All ETDs from UAB

Advisory Committee Chair

Despina Stavrinos

Advisory Committee Members

Karlene Ball

Karen Heaton

David Vance

Document Type

Thesis

Date of Award

2015

Degree Name by School

Master of Arts (MA) College of Arts and Sciences

Abstract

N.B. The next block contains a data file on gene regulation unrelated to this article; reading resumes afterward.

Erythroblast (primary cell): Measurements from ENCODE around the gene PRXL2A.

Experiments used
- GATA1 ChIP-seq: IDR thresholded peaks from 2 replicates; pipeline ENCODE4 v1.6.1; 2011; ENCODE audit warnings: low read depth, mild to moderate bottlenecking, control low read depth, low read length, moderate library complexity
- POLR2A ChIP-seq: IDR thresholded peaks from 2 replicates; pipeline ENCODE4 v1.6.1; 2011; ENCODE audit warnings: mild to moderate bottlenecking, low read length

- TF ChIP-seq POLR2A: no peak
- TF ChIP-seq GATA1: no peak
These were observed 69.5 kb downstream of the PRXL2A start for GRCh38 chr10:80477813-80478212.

Driving is a complex task requiring constant information processing made possible by attention. Because there are 5.7 million commercial motor vehicle (CMV) drivers in the United States, it is imperative to investigate factors affecting driving performance as well as methods to reduce motor vehicle collisions (MVCs) with the primary goal of eliminating transportation-related unintentional fatal and nonfatal injuries. Vigilance is a cognitive processing component that may play an important role in CMV driving safety. Two experiments were conducted to examine the effect of vigilance on simulated driving performance in varying conditions. Experiment 1 focused specifically on the effect of vigilance on CMV driving in general, and while distracted in particular. Fifty CMV drivers completed a 10 minute vigilance task (the Psychomotor Vigilance Task [PVT]) and drove in a CMV driving simulator for 4 drives while presented with 1 of 4 possible secondary tasks (no secondary task, cell phone conversation, text messaging interaction, and on-board emailing device interaction). Generalized estimating equations (GEE) and mixed models indicated marginal evidence that PVT mean reaction time is predictive of CMV driving performance. CMV driving experience also had a strong effect on CMV driving performance. Experiment 2 considered the differential impact of secondary tasks on visual attention in CMV driving performance, as different tasks have been associated with different effects on visual attention towards the roadway in previous work. Findings causally linked secondary tasks to visual attention, in turn affecting CMV driving performance. The mediating effect of visual attention significantly differed among different levels of vigilance. Given the unique demands of CMV driving, namely long driving distances and travel time, the ability to maintain attention during a sustained task (vigilance) requires further investigation as it applies to information processing in the context of CMV driving. Future research should assess vigilance over time in CMV drivers and examine how vigilance develops with CMV driving experience.

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